Century Horizon

Contact Brian Gongol with questions

The book will be available in Spring 2017

What's a 100-year business plan?

It's like a conventional business plan, but for a much longer term.

Why would any company need a 100-year business plan?

If you're going to be alive for another 50 years, you probably want your business to last at least that long. A 100-year business plan helps ensure that the company will last across multiple generations of a family.

How can you tell what a company will need for 100 years?

You can't. At least, not exactly. But consider this parallel: If you were going to take a road trip between two cities like Des Moines and Omaha, you would spend most of your time going in one general direction. Along the way, you'll change lanes a few times, follow curves in the highway, and maybe stop for gas or a bathroom break. There may be road construction along the way, and you could always end up having a flat tire or changing plans midway. But despite the minor deviations along the way, the cumulative effect is to head in one major direction. Knowing that direction, and having a road map for the different things you might encounter along the way, are far more important than the many little deviations -- even if the deviations seem really important at the moments they occur.

Can't we just write a mission statement?

There's nothing wrong with writing a mission statement, but nobody should pretend like the rank and file in an organization live and breathe the thing. A plan is a deliberate course of action intended to make specific things happen. I could wake up tomorrow and declare that my mission statement is to rid the world of crime and become the first person to walk on Mars, but that's hardly a plan for execution.

But things change so fast -- isn't a 100-year business plan outdated in the first 12 months?

Not if it's written correctly. A long-term plan that has to be dramatically revised within a year probably wasn't thought out for a long-enough initial time horizon. A good plan will evolve over time -- it shouldn't just sit on a shelf, gathering dust. And new information should be used to update and refine the plan over time. But if it was designed correctly from the start, the plan should allow the organization to keep on tracking towards its destination. A sailboat may get buffeted around by winds, and the people aboard will have to make adjustments to the sails as they go along, but the destination on the opposite shore doesn't really move. The plan should definitely be re-assessed at least every 12 months -- if not every six -- to make sure that progress is being made towards the major goals.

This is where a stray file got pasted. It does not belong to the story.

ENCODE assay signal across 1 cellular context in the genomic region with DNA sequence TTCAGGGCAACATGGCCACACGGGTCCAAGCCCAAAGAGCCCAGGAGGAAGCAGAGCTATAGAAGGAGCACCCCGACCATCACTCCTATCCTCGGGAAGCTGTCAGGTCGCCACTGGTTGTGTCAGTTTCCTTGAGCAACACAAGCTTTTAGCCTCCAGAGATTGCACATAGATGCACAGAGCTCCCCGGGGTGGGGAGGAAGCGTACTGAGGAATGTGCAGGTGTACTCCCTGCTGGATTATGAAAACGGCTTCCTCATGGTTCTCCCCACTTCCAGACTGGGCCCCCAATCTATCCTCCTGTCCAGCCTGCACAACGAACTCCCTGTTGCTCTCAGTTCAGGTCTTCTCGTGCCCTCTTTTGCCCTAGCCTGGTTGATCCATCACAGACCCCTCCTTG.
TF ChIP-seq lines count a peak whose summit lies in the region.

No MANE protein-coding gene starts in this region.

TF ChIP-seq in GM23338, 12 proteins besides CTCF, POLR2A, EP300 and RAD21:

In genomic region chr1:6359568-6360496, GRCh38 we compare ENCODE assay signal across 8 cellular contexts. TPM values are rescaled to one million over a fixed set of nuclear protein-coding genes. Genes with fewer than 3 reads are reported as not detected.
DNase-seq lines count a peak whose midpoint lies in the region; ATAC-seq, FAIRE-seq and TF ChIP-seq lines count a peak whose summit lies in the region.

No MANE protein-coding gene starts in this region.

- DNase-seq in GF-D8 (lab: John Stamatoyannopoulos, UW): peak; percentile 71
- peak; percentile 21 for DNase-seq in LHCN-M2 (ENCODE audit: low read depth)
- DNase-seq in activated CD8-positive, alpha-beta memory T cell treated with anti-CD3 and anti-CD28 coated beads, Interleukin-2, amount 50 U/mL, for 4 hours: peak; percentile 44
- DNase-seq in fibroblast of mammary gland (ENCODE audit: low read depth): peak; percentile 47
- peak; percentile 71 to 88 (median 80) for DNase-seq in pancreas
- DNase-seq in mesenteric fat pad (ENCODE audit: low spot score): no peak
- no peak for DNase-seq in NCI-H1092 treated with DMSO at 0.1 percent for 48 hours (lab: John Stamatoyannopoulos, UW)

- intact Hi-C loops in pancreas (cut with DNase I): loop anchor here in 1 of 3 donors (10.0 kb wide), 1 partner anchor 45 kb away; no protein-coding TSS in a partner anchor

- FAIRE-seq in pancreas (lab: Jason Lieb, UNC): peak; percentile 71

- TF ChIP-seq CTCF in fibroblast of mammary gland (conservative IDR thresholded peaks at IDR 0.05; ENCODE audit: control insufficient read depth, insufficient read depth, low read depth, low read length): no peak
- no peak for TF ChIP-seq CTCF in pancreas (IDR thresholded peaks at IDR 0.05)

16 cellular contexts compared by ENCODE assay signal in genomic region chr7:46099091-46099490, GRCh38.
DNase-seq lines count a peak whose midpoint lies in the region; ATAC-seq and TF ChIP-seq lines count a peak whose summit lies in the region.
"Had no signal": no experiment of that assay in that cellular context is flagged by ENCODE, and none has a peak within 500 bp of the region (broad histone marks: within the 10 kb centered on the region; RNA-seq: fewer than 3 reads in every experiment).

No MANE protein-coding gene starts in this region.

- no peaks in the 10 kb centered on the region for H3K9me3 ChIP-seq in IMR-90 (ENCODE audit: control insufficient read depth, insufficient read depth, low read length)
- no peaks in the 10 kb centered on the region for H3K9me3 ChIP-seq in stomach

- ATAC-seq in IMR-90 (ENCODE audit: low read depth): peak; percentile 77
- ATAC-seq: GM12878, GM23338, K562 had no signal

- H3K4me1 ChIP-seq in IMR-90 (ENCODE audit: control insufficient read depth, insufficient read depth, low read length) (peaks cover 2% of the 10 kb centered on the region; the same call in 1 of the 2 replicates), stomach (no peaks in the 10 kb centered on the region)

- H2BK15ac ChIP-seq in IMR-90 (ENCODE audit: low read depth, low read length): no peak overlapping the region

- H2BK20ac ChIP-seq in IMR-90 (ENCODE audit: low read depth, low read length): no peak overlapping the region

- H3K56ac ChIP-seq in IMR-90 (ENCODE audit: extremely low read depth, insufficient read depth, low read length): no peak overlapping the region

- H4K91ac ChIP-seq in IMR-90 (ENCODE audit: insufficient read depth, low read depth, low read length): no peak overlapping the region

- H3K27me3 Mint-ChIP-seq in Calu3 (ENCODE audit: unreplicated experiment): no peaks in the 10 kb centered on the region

What does a good 100-year plan assess?

Both the micro picture -- the company itself, its industry, and its people -- and the macro picture. The macro focus includes major trends, technological changes, and durable evolutions in the ways in which things are done. A good plan for a travel agency in 1990 might not have exactly foreseen the rise of Expedia and Travelocity, but it definitely should have assessed whether there were risks to the existing business model from disintermediation (not to mention opportunities to take advantage of those same changes).

If I wanted to get started on a plan like this, how would I do it?

That's where we come in. You can read more about the background of this subject at your convenience, then contact us when you think an ultra-long-term plan would be of benefit to you.